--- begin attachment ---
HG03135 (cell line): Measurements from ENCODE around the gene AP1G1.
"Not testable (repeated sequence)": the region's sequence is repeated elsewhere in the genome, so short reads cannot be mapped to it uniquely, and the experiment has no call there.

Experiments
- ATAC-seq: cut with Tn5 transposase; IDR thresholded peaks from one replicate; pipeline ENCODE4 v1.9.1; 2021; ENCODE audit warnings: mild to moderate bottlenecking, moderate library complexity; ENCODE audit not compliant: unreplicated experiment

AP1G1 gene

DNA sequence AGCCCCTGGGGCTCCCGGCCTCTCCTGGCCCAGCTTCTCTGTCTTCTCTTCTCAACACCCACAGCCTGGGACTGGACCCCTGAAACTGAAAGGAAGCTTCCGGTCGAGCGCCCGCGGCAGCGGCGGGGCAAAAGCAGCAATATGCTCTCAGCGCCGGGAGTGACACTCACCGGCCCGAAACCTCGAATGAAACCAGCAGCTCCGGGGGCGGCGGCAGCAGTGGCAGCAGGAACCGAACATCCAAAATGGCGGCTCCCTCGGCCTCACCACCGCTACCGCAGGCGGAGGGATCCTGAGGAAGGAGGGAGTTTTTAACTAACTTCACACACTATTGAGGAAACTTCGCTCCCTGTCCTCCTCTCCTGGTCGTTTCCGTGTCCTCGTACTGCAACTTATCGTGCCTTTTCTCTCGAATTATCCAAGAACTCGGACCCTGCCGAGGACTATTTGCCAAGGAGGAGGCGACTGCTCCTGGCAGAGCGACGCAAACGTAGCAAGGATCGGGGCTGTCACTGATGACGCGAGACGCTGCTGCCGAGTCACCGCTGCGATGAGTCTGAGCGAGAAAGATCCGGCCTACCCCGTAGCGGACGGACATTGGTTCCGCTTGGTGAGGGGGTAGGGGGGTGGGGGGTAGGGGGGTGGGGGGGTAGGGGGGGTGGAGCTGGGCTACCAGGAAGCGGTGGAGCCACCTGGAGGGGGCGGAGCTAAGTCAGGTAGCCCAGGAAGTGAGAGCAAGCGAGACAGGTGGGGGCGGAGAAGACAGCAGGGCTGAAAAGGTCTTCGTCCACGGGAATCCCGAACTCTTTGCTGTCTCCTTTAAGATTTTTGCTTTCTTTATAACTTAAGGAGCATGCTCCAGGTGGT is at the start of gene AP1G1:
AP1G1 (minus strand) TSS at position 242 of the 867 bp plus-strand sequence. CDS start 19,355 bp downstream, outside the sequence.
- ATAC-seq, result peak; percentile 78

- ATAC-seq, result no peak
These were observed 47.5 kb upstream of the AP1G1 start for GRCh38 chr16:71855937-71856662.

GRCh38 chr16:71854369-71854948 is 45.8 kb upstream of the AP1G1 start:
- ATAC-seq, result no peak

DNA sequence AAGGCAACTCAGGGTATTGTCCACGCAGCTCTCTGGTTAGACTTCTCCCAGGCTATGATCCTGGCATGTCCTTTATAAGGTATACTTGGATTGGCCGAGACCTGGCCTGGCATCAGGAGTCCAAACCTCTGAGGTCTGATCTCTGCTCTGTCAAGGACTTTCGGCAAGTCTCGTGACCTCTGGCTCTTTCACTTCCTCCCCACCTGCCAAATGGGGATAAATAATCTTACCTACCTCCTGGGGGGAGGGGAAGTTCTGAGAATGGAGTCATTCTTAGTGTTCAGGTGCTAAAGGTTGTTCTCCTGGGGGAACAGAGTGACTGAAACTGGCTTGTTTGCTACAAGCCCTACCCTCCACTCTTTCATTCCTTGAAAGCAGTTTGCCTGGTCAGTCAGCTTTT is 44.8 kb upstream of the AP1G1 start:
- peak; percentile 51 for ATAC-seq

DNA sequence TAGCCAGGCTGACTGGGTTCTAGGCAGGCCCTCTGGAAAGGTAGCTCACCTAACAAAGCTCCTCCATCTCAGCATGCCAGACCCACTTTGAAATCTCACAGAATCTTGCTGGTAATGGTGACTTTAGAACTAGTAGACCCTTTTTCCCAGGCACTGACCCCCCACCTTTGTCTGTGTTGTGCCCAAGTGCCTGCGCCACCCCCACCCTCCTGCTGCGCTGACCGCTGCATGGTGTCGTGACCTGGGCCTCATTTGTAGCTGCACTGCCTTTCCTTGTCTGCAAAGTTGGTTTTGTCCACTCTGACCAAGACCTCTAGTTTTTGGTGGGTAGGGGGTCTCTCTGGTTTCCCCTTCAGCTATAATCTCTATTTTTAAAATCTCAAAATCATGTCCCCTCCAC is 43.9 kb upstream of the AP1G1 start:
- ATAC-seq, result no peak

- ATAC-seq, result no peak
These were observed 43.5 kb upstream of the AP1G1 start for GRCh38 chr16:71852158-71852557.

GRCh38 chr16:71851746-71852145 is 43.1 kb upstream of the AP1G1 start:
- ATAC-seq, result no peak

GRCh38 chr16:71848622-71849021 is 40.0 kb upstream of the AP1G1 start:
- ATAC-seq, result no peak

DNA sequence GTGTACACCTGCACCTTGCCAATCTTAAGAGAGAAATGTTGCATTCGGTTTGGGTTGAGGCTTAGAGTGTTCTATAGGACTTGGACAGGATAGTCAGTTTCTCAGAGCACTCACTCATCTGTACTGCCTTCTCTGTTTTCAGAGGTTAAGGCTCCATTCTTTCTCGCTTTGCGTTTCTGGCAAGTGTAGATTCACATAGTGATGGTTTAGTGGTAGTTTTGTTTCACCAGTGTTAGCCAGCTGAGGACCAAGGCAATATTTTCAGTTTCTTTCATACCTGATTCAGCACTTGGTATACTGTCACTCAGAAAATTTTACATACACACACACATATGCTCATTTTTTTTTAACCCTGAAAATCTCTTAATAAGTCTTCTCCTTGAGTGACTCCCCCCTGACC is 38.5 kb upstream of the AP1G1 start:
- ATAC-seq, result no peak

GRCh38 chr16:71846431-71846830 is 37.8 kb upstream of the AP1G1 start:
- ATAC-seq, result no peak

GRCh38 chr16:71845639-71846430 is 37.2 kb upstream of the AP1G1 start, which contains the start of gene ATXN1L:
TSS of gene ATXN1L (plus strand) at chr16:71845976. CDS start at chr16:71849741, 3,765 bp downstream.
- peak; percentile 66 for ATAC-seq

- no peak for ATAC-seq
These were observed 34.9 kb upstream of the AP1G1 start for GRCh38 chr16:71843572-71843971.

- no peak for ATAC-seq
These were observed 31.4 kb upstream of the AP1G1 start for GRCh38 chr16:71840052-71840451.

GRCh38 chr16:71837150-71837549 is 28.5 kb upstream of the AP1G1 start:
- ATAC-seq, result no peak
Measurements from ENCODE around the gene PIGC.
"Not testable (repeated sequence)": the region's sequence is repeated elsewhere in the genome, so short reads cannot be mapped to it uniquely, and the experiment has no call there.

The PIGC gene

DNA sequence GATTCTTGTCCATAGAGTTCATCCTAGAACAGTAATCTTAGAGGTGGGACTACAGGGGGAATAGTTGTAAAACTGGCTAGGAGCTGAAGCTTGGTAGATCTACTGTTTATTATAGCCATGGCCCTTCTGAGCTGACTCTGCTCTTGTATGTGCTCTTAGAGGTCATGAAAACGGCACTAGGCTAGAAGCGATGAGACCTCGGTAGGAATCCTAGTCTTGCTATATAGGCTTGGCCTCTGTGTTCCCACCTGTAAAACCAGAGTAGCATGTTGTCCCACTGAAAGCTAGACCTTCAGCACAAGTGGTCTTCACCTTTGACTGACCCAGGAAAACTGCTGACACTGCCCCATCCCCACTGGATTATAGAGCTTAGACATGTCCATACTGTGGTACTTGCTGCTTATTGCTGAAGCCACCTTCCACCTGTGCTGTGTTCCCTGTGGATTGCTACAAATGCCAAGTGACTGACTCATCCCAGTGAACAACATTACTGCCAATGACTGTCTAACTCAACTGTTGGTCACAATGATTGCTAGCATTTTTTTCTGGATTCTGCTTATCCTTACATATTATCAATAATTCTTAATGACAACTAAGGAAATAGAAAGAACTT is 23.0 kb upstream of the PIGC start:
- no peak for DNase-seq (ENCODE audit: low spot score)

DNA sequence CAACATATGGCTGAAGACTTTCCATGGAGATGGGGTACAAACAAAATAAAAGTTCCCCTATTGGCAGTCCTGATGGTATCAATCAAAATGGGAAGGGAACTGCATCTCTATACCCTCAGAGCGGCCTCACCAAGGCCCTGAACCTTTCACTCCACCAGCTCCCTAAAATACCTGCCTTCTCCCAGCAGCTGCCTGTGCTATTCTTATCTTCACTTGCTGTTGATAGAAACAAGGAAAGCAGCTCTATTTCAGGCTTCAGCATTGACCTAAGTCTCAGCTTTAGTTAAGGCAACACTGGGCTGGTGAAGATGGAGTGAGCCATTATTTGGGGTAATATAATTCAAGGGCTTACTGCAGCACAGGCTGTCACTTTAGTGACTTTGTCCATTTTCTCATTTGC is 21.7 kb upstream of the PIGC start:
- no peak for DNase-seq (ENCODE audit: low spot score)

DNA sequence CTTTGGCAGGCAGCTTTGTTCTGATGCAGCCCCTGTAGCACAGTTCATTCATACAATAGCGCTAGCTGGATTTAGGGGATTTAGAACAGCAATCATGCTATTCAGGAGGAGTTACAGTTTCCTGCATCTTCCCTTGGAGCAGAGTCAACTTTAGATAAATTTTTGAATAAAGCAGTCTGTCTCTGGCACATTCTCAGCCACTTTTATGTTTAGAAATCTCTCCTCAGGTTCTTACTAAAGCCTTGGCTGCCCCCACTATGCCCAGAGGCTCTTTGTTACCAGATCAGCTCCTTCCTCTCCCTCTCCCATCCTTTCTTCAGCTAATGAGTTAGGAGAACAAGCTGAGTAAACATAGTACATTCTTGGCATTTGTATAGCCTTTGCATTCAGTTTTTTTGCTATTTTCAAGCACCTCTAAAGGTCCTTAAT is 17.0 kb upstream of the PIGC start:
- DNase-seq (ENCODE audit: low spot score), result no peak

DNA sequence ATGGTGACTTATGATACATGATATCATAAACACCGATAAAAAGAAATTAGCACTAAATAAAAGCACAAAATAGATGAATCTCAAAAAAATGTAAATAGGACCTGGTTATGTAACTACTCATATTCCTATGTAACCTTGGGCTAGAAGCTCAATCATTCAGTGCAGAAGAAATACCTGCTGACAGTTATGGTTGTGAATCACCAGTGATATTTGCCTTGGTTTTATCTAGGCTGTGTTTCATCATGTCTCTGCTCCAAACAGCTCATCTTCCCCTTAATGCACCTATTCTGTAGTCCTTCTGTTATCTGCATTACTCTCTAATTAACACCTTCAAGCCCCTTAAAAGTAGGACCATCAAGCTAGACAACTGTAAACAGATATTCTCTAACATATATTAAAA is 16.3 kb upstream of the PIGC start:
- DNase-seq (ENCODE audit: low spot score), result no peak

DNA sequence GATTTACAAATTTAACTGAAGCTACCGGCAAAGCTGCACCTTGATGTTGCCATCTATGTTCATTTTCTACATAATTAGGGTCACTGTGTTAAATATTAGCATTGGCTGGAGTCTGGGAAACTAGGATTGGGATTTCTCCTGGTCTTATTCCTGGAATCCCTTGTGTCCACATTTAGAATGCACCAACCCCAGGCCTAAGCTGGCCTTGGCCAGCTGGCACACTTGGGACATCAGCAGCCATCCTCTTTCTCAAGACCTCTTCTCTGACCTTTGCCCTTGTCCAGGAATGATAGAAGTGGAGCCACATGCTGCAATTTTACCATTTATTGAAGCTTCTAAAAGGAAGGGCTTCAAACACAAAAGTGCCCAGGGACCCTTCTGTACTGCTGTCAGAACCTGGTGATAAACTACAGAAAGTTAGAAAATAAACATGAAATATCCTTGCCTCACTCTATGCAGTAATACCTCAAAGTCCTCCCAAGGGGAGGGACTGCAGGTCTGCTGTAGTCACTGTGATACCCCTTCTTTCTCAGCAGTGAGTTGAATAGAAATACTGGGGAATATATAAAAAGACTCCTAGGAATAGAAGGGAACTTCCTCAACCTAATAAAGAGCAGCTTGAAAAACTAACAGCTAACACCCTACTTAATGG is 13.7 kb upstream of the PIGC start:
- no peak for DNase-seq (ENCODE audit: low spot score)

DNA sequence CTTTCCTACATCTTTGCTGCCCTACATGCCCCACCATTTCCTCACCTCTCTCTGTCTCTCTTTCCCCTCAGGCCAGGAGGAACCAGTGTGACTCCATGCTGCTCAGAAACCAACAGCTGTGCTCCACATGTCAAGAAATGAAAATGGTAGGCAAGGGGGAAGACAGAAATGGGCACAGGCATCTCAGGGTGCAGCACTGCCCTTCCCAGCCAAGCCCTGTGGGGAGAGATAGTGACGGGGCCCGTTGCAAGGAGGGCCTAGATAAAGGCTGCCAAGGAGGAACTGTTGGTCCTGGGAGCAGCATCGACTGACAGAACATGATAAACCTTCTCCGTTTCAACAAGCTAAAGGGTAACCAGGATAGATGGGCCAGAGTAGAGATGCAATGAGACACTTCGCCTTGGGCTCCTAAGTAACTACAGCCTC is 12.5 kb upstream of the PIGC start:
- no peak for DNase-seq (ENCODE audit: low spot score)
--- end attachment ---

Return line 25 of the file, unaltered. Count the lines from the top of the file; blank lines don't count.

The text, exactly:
GRCh38 chr16:71846431-71846830 is 37.8 kb upstream of the AP1G1 start: